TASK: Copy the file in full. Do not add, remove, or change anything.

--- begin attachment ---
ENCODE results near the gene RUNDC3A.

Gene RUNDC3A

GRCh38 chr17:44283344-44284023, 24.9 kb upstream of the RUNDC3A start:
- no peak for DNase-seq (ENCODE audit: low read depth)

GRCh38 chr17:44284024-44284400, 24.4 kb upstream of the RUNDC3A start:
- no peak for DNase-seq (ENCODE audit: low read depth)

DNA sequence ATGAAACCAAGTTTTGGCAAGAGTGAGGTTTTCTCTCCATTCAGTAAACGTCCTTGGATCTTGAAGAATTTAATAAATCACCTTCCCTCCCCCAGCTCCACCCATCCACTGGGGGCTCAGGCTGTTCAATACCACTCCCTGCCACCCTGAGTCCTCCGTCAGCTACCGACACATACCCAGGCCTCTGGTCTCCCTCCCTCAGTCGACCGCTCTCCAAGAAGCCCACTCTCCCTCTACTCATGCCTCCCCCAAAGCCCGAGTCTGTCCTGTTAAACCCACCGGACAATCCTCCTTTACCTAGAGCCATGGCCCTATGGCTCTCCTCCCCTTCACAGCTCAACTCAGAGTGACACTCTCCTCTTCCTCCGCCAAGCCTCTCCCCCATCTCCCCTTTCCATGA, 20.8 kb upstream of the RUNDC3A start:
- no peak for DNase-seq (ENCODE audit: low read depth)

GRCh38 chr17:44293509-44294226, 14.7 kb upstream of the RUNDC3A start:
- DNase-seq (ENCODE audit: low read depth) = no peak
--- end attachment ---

ENCODE results near the gene RUNDC3A.

Gene RUNDC3A

GRCh38 chr17:44283344-44284023, 24.9 kb upstream of the RUNDC3A start:
- no peak for DNase-seq (ENCODE audit: low read depth)

GRCh38 chr17:44284024-44284400, 24.4 kb upstream of the RUNDC3A start:
- no peak for DNase-seq (ENCODE audit: low read depth)

DNA sequence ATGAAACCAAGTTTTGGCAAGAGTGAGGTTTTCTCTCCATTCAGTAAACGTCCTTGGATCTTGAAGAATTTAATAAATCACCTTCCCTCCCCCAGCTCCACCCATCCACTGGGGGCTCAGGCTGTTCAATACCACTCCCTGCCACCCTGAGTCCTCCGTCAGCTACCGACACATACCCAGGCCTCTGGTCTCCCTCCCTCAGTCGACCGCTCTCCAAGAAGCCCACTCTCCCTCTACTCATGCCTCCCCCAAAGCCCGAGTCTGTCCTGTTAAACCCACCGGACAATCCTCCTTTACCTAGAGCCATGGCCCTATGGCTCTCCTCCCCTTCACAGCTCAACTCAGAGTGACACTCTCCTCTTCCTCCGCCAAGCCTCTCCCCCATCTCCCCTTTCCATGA, 20.8 kb upstream of the RUNDC3A start:
- no peak for DNase-seq (ENCODE audit: low read depth)

GRCh38 chr17:44293509-44294226, 14.7 kb upstream of the RUNDC3A start:
- DNase-seq (ENCODE audit: low read depth) = no peak